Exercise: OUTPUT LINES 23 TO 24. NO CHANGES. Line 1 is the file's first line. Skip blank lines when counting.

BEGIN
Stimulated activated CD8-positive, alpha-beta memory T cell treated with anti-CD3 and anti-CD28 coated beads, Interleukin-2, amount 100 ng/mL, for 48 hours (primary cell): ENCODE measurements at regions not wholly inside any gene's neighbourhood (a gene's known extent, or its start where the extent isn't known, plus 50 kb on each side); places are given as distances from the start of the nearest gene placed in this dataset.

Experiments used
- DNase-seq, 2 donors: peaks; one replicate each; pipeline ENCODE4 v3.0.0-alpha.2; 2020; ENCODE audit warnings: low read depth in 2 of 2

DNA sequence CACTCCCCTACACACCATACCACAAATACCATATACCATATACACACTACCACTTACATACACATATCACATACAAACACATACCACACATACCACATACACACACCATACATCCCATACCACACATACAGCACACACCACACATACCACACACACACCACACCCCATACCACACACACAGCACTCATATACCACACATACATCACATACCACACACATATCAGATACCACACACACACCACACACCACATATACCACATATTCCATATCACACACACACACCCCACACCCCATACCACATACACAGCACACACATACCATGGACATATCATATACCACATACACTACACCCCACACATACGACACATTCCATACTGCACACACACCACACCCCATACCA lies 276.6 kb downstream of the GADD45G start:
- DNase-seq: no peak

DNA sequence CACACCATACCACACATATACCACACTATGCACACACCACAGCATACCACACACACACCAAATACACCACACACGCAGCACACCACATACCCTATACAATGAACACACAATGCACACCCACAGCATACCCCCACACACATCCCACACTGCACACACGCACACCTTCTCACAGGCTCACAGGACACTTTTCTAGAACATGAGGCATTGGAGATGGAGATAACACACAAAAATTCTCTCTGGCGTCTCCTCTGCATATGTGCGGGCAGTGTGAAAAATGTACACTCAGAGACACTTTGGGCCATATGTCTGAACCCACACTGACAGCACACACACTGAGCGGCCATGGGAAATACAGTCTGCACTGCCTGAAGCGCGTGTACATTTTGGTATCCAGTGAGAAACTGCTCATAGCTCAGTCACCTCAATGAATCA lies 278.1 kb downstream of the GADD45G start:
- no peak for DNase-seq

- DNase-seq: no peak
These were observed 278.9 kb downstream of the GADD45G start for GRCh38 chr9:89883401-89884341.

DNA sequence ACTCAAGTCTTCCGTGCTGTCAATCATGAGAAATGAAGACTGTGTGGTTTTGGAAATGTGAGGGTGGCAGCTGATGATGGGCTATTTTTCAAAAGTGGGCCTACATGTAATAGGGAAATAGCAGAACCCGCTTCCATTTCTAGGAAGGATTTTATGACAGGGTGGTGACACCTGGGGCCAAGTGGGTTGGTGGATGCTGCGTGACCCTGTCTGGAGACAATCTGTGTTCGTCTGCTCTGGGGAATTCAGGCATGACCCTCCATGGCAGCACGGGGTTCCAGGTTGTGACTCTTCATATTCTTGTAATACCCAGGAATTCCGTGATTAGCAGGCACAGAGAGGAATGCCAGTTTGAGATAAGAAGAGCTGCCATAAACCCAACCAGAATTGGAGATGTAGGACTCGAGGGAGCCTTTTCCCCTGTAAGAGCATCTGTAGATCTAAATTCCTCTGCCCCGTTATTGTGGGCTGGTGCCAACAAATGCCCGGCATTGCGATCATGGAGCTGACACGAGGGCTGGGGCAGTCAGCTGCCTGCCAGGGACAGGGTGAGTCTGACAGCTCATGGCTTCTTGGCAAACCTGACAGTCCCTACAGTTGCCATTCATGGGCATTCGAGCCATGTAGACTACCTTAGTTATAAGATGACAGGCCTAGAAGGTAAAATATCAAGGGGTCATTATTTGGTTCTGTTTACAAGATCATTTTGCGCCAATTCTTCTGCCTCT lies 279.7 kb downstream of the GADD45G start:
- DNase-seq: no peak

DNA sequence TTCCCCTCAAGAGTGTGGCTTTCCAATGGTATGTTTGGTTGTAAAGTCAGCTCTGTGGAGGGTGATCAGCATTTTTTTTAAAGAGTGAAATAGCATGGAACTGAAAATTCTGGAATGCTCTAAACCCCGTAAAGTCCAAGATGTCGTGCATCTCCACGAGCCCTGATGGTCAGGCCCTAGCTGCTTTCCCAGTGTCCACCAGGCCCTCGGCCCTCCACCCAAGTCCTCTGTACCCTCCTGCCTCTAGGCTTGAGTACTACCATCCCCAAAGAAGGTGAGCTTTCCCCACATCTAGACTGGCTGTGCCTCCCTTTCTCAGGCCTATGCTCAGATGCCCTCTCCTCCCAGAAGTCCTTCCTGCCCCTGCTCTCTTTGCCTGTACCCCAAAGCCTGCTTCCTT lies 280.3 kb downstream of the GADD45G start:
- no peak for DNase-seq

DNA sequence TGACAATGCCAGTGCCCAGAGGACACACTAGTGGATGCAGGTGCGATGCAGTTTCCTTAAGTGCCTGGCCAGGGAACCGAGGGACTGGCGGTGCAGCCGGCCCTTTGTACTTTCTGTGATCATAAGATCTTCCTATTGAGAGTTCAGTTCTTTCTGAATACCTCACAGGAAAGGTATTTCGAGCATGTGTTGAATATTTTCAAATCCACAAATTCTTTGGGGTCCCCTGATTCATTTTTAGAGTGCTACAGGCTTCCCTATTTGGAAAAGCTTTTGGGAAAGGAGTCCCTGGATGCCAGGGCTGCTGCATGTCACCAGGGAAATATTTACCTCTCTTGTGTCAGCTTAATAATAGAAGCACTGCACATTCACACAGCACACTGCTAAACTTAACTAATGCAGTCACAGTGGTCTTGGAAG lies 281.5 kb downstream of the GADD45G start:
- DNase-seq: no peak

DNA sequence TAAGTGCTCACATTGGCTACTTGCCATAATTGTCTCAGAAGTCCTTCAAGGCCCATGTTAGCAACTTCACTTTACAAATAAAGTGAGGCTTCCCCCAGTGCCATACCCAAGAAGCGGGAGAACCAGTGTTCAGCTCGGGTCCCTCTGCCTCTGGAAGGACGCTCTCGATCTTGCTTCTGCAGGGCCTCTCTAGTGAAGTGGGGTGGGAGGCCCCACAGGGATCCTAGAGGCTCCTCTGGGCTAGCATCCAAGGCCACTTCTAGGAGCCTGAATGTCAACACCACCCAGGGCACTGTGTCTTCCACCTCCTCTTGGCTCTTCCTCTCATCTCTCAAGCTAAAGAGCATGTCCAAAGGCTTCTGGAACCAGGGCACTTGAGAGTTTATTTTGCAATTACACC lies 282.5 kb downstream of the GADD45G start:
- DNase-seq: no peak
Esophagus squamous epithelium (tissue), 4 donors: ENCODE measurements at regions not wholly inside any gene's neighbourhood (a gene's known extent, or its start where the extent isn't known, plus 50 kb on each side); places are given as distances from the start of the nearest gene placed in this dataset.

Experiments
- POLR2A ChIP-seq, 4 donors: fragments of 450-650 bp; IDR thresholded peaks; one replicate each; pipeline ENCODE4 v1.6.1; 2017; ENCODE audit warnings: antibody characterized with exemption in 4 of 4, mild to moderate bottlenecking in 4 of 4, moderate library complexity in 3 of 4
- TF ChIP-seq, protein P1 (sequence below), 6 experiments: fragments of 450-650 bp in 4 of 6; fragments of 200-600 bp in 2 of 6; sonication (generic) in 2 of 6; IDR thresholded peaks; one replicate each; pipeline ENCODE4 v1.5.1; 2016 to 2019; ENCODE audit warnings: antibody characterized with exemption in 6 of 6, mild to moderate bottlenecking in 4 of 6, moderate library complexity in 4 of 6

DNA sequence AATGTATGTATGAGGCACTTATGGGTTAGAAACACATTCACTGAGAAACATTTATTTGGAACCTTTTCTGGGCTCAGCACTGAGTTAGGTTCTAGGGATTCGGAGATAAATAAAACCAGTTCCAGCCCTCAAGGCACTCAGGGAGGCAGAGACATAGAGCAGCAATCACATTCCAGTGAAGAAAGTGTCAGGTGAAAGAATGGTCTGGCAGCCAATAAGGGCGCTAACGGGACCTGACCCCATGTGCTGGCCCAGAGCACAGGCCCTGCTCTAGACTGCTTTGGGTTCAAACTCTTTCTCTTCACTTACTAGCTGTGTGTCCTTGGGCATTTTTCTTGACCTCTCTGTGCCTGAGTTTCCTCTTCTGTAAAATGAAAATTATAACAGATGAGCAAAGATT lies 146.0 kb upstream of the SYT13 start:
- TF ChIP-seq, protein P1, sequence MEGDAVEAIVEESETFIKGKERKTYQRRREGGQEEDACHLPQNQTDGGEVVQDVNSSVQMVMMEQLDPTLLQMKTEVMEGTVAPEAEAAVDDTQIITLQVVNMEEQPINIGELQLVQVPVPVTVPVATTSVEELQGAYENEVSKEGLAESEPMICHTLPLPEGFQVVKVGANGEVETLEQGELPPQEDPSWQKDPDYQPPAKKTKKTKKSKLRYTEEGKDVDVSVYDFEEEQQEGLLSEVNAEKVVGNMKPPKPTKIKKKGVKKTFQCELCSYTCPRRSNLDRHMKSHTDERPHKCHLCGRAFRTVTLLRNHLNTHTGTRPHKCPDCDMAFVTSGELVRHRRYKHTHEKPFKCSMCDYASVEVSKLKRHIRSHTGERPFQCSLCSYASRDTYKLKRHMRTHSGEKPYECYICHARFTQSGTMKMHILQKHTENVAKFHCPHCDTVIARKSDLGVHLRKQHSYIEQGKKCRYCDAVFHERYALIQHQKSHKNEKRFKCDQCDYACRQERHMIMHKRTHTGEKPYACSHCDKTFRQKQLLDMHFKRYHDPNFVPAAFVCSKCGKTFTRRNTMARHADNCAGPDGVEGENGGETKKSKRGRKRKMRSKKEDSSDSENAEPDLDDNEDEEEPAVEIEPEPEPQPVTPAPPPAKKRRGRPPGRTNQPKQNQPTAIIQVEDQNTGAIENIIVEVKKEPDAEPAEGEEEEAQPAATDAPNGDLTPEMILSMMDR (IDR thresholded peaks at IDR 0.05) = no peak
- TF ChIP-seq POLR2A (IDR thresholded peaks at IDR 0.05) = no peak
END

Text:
- TF ChIP-seq, protein P1, sequence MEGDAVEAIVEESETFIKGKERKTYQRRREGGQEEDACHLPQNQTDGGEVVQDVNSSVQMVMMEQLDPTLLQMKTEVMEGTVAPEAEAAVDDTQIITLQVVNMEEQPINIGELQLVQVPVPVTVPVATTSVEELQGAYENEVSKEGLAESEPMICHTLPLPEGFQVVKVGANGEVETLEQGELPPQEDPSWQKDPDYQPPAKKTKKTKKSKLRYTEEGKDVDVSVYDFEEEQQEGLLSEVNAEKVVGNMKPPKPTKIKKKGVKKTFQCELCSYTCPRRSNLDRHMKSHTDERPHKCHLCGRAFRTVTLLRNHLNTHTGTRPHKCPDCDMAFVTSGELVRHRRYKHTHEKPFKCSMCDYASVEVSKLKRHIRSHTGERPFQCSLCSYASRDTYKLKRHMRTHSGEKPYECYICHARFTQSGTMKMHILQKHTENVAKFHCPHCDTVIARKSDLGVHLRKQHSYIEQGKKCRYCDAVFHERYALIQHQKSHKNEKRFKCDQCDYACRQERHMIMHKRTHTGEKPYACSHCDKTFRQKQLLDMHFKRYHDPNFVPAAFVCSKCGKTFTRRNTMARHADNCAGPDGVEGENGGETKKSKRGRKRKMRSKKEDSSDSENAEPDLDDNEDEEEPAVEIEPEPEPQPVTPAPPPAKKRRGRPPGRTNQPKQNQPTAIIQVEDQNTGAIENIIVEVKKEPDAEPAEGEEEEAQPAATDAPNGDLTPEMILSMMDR (IDR thresholded peaks at IDR 0.05) = no peak
- TF ChIP-seq POLR2A (IDR thresholded peaks at IDR 0.05) = no peak